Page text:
Business management student Ritika Sharma's regular evening became a nightmare when three men began harassing her and her friend on a moving bus. But her attempts to reach the Delhi Police helpline were futile. And even when she decided to publicly reprimand the culprits, fellow passengers offered no help.
Sharma's is not an isolated case. Several women who have in the past been victims of sexual harassment feel helpless. Not only are helplines busy, but many deserted stretches have little or no police presence.
"My college is in Dwarka and there have been so many times when I’ve been stalked. I’ve tried to contact police's helpline, but the number is usually busy," said Arti (name changed), a student of Guru Gobind Singh Indraprastha University (GGSIPU).
Delhi Police officials however, claim that all their helplines were functioning smoothly. "We have several helplines where women can call in times of distress. We always take action in case of complaint," said a senior police official.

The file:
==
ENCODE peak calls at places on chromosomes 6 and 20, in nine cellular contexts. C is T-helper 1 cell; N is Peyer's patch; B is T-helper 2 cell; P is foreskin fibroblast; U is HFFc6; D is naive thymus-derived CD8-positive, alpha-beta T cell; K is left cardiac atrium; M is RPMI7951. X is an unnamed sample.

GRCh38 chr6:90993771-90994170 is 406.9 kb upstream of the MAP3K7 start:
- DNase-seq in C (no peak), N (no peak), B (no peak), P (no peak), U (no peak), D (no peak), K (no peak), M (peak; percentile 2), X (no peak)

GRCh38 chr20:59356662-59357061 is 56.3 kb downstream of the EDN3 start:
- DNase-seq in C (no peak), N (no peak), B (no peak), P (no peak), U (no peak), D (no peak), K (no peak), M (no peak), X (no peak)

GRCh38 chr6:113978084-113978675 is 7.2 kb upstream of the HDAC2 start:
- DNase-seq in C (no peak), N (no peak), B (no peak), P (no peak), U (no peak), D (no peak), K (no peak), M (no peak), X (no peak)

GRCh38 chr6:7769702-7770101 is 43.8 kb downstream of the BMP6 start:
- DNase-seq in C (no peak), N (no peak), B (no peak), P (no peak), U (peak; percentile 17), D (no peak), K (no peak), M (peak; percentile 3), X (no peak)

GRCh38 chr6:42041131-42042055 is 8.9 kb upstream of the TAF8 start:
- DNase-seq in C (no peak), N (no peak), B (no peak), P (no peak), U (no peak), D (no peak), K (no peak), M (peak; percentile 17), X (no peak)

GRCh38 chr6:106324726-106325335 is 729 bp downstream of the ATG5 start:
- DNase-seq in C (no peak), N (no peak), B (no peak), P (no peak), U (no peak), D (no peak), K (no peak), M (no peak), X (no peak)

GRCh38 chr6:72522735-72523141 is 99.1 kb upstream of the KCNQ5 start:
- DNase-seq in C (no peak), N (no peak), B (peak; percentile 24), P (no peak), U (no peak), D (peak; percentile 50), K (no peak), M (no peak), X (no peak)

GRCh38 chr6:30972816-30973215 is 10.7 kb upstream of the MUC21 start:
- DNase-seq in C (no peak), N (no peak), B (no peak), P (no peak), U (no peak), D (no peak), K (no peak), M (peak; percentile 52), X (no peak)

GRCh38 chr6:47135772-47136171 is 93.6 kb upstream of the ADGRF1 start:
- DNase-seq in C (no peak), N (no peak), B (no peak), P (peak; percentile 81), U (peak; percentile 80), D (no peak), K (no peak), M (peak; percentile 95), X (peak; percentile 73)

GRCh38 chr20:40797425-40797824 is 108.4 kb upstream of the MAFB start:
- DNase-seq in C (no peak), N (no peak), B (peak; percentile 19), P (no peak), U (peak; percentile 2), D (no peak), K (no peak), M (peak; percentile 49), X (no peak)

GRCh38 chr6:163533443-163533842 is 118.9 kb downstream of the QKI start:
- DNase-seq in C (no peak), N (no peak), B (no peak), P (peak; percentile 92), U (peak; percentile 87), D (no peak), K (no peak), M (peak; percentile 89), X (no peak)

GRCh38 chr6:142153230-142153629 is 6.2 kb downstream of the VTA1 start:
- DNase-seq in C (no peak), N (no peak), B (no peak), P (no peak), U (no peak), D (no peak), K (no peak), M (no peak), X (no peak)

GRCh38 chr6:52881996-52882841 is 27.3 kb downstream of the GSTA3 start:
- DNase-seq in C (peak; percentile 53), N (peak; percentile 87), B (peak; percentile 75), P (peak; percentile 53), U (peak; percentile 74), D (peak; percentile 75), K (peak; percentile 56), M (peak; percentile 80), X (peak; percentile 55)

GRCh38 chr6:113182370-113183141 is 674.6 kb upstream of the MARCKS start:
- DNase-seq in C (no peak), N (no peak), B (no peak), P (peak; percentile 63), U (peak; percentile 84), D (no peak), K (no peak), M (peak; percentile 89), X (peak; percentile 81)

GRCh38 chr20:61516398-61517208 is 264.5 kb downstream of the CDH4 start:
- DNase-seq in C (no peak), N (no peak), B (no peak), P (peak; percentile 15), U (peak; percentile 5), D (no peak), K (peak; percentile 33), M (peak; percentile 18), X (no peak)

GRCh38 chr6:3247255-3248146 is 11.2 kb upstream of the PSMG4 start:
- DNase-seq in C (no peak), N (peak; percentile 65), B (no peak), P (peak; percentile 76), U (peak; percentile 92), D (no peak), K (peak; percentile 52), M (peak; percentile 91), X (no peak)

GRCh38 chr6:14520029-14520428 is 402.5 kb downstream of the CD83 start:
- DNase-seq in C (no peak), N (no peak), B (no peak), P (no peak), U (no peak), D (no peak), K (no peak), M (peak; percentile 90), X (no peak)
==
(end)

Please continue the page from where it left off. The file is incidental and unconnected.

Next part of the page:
But this isn't the only thing these women complained of. Many also said the police officials in PCR vans also refuse to help. "A few men passed lewd comments at my daughter and me when we got off at the Chhatarpur Metro Station a few days ago. When I approached a nearby PCR van, the officials told me that as there was no evidence, they could not do much," said Mamta Misra, a resident of Vasant Kunj.
At Jantar Mantar
A modest group of protesters continued to camp at Jantar Mantar. Many of them had called for a Bharat Bandh on Thursday, but the bandh got little response. "People have proved their indifference to this cause. Once 15-20 days pass, people begin to lose interest," said Anil Kumar, a protester.
However, for the students from Lady Hardinge Medical College, an attempt to demand justice for the victim was thwarted by the police. Their silent walk in protest to their college with placards was not allowed as the police 'had orders to prohibit any form of protest outside Jantar Mantar'.